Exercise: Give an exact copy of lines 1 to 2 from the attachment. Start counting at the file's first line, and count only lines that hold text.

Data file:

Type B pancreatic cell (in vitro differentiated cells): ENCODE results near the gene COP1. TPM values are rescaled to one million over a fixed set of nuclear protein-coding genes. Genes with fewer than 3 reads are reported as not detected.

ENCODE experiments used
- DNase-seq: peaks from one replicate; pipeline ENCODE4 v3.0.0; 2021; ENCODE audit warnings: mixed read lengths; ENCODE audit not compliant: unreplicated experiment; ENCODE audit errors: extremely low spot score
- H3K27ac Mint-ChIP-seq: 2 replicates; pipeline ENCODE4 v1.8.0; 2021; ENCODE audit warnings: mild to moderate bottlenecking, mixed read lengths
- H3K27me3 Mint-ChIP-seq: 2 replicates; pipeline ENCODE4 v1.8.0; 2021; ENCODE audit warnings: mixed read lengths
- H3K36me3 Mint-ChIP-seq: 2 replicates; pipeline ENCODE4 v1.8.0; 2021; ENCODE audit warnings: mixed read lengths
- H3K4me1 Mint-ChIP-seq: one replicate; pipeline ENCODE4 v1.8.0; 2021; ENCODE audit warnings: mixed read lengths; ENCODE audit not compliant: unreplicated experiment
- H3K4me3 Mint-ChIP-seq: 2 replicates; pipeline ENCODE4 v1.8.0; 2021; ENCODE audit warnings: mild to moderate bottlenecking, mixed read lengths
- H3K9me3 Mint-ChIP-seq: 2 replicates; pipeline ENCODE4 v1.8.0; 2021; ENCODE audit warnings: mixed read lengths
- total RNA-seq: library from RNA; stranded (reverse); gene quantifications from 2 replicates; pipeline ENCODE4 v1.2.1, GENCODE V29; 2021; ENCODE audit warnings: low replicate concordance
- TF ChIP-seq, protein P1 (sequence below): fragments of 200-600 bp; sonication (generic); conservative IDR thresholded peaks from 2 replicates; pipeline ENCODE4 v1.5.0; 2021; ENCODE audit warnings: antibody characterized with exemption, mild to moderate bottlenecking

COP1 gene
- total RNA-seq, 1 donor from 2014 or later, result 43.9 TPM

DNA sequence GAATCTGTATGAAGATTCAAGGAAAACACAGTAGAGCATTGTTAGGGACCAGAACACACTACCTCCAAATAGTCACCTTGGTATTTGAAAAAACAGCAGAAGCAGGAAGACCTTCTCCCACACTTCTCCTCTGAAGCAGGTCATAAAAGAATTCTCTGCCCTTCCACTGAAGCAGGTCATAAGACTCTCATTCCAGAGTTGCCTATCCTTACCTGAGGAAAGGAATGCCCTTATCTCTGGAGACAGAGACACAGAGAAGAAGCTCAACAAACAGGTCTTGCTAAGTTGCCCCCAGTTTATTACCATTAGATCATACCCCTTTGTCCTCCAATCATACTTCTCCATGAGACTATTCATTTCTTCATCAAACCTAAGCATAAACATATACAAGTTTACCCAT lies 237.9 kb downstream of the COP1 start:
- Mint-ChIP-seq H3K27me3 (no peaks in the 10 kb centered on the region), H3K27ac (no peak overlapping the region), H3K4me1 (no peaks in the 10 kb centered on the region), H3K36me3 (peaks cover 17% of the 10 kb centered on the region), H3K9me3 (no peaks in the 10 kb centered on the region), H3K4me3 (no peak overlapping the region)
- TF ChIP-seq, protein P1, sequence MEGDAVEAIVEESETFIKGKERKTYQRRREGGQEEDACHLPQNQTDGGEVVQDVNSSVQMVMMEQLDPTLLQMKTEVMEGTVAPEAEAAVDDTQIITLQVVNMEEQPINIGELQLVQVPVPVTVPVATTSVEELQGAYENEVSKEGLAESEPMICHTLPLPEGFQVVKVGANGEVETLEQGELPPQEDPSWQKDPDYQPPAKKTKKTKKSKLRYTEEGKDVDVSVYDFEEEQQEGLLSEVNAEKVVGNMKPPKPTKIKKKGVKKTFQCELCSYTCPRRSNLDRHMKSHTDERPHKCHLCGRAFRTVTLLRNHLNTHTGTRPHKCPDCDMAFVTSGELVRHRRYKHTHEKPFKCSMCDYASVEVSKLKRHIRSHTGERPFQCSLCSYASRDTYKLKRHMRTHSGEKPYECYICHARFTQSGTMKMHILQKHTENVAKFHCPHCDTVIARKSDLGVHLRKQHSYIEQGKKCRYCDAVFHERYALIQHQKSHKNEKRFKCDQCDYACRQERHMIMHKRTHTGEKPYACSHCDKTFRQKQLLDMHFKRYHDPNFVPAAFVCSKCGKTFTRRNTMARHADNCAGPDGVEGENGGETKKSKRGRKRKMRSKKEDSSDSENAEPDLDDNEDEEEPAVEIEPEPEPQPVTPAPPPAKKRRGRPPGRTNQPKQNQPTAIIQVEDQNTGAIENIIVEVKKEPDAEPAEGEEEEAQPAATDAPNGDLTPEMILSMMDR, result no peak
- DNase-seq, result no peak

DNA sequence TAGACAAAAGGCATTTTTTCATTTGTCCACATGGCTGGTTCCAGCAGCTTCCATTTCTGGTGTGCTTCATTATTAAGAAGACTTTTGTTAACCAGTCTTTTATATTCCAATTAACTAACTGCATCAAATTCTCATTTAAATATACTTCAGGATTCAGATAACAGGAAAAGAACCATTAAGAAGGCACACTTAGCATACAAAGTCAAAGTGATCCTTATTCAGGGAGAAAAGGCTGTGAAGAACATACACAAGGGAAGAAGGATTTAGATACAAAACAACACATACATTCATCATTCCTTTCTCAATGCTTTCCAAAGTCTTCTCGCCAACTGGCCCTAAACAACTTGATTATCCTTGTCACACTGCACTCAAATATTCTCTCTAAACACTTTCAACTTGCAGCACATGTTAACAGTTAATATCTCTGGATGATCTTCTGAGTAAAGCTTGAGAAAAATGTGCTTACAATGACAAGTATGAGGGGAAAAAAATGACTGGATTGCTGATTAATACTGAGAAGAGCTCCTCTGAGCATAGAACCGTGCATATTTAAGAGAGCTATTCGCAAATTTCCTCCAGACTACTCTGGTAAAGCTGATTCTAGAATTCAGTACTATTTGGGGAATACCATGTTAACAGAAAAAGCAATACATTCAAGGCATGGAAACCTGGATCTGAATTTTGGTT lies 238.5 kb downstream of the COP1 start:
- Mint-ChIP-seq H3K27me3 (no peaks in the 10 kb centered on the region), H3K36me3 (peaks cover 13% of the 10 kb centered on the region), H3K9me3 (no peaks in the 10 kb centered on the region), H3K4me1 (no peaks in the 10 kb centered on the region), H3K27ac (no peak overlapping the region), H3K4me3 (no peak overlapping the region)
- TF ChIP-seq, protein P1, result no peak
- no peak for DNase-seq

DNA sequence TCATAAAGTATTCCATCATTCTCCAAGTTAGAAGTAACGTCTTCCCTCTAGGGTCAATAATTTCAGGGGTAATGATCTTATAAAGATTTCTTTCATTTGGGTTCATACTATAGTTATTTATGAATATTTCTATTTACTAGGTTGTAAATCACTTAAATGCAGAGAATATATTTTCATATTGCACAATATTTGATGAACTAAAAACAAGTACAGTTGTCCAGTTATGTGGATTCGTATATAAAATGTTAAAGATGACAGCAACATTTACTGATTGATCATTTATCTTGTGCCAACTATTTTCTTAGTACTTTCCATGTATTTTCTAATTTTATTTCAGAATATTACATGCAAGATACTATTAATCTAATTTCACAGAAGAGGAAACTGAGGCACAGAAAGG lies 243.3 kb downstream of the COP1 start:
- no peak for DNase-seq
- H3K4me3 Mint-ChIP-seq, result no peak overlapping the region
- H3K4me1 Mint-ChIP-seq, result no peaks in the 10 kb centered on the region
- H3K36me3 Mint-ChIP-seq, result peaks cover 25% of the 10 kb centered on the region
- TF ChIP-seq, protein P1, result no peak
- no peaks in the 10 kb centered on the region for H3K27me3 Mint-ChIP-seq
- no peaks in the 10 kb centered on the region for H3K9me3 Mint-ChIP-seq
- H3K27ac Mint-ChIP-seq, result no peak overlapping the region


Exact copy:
Type B pancreatic cell (in vitro differentiated cells): ENCODE results near the gene COP1. TPM values are rescaled to one million over a fixed set of nuclear protein-coding genes. Genes with fewer than 3 reads are reported as not detected.

ENCODE experiments used